Congratulations to John on the selection of his well-travelled MX-5 as the April MX-5 of the Month!
Boot-packing in Thailand
Why go to Thailand?
Singapore is too small to fully enjoy the MX-5. From one end to the other it takes a driver less than half an hour, on an island the size of Washington DC. Therefore, for a year since purchasing the NC, I’ve gone many times into my northern neighbor’s country and covered lots of places in Malaysia. Together with previous forays, I reckon I’ve explored more than 80% of Malaysia and it is a beautiful country. Good friends in the northeastern Malaysian states used to cross the border into Thailand’s Narathiwat province for food and drives and I’ve always wanted to do that too. However, in the last few years, unrest in that state and Yala and Pattani have destroyed that dream. I then learnt that crossing the Thai border at the end of the Malaysian North South Highway into the southwestern part of Thailand was hassle free. So one September day, I drove across the border into Thailand and returned safely and with that experience, decided to do more.
Is it safe?
9 out of 10 friends tried to dissuade me from going but they have never driven there themselves. The few who encouraged me with positive comments were the ones who have driven there before. The only warning I had was not to drive at night, as the truckees would be king of the roads in Thailand. From this trip, I would say that driving in Thailand is no different from driving anywhere else and in fact could be safer than even Malaysia. In all my travels in Malaysia and Thailand, I have not had one “angry face” incident. On the contrary, it was smiles everywhere I went as folks just loved to see this cute mx5 up close and personal or was it this cute old man traveling alone so far from home? Incidentally, I am 63years old and retired. As for night driving - no problem too. Sometimes I had to drive at night as darkness closes in early at 6 pm unlike Singapore and Malaysia which have set their clocks one hour ahead giving them extra day light in the evenings.
There are excellent roads as well as very bumpy ones. Roads in the north are better. They are not so well maintained in the south. Most roads are straight, minimum 2-laned dual carriageways. Looking at a map of narrow and elongated Thailand, you will see why the roads are so straight in a north south direction. The best road I traveled on was central Thailand’s Highway 11 from Phitsanulok to Singburi (80 km north of Bangkok). It was a brand new smooth 2 laned dual carriage highway heading for miles into the horizon with very few vehicles on it. It was 200 kph, evening, top down drive for long stretches. By the way, there are no tolls (except to the new airport) and no speed traps in Thailand. So go as far as you want, and as fast as you want. No fear of costly tolls and fines. Petrol costs only slightly more than Malaysia. Very roughly, 1 litre of petrol is US $1.20 in Singapore, US $0.55 in Malaysia and US $0.70 in Thailand. (editor's note: that's about $4.50, $2.08 and $2.64 per US gallon)
So cheap!!!! US $12 per night gets me a clean and decent motel room which I preferred as it allowed me to park my car outside my room for easy boot packing. In the mornings, I was able to give my car a good wash before setting off for the day. I also tried a “love motel” in Bangkok in Papingkao again for US $12 for the night. You drive into this huge darkened 2 storey complex. Torchlights will guide you into a motel slot and immediately, a heavy curtain is pulled to cover your car from prying eyes. The rest is up to you including the use of a “love” chair which I did not use as I was indeed alone! Believe me! I did get up on the chair though but I don’t think I will use it ever as it was so uncomfortable especially for bony people like me, metal rods on shin bones don’t aid love making!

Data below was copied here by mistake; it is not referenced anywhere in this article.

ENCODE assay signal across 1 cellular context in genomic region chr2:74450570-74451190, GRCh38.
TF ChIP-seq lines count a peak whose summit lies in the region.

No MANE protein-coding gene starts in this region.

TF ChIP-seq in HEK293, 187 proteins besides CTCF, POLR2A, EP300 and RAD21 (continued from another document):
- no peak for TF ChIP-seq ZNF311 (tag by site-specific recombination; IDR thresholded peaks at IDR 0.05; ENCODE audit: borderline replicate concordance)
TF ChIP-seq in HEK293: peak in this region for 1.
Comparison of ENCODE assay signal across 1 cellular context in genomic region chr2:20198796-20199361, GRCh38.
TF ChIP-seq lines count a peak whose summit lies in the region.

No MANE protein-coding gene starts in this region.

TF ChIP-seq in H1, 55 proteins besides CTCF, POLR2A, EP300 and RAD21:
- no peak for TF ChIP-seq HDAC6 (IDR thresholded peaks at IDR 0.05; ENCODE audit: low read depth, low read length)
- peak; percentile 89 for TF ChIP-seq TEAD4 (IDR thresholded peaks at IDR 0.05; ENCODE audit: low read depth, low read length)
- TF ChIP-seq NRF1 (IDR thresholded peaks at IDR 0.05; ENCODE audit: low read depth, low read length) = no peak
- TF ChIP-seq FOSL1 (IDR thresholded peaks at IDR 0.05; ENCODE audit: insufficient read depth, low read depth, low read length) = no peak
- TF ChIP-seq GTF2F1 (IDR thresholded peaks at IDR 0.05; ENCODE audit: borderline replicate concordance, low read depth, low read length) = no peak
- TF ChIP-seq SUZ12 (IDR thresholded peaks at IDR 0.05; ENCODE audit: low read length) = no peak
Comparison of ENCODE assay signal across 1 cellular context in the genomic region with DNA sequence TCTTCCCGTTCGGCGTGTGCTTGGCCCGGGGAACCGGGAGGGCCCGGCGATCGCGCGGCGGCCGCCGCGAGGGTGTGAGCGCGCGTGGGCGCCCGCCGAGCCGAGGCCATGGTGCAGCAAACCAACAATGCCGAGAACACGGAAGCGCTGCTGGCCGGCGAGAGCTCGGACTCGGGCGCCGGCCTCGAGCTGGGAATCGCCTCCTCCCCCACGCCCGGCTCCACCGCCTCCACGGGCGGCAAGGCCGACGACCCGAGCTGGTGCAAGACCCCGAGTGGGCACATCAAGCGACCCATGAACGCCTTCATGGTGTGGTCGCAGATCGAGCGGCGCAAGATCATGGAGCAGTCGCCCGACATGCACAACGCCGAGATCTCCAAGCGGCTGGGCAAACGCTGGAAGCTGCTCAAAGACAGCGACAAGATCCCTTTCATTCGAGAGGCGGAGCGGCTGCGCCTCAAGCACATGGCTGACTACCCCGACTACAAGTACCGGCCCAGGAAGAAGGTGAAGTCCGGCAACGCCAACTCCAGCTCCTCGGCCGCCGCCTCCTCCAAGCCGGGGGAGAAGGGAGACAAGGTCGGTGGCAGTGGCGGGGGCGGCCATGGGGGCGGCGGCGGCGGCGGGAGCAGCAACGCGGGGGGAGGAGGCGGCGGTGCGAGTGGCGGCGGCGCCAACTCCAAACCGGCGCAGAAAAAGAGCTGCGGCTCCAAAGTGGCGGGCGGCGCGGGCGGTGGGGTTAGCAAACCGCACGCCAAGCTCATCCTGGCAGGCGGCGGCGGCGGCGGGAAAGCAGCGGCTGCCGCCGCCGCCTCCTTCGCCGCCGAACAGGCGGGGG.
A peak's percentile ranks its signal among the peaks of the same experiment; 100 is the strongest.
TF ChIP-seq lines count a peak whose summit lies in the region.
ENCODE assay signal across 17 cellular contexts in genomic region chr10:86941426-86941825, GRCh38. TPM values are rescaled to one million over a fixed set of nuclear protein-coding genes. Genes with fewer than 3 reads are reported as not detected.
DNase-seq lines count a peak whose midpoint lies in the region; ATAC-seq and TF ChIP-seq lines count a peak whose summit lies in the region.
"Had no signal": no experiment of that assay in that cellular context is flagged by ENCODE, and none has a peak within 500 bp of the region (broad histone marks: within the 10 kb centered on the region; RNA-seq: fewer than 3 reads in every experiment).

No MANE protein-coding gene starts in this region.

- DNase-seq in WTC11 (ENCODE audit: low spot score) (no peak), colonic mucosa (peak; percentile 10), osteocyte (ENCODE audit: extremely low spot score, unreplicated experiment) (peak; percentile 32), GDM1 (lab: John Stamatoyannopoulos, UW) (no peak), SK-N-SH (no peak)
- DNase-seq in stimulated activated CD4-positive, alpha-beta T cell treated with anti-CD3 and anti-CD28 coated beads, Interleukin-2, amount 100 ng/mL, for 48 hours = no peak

Thai food is simply delicious. I suppose many of us know that. You just can’t go wrong ordering almost anything from any stall – so yummy, at least according to my palate. Not knowing Thai, I just point and eat. And so cheap – 40 cents for a bowl of beef rice noodle as an example. No stomach problems and I was not too careful either. The thing I would miss most after this trip would be real Thai food.
You lose your way often and you add an additional 2,000 km to your total trip. Mai peng rai! No worries. Never mind. Where you are is where you want to be anyway. The destination is not important. It is indeed the journey that matters. Traveling solo has great advantages – you can only quarrel with yourself and make split second decisions to turn left or right without having to consult. Lunch can be forgone or an apple from your storage bin will suffice. What freedom! No convoy to lead. No convoy to explain to for getting lost. No waiting for anyone or causing anyone to wait for you.
In all, I covered 8,000 km in 19 days in Thailand, up north, down south, west and then east and then round and round, knowing where I would be only a few hours ahead. It was almost as if it depended on which way the wind was blowing.Highlights of my trip were:
That’s all folks. Will go explore further up north next year. Sawatdeekrup!
|Only 473 km to Yangon. Very tempted to go on but …|
|… I didn’t want to pay USD10 and …|
|… you have to drive on the right hand lane, not left as in Singapore, Malaysia and Thailand and also I had zero knowledge of the country ahead. Next time???|
|The Thai border town of Sangkhlaburi...|
|...and the pedestrian crossing across the river that I had to find based on the Lonely Planet entry which served as my travel bible.|
|Hopped on a car ferry and got to Koh Samui. I stayed in a resort on this beach.|
|This is my resort from the beach and to make it really mine, Jacques wanted to sell his paradise on earth to me for US $1,000,000.|
|"My" resort from my balcony.|
|The resort is next to Hinta Hinyai, a “must-see” tourist site on Koh Samui. Why?|
Will you be next?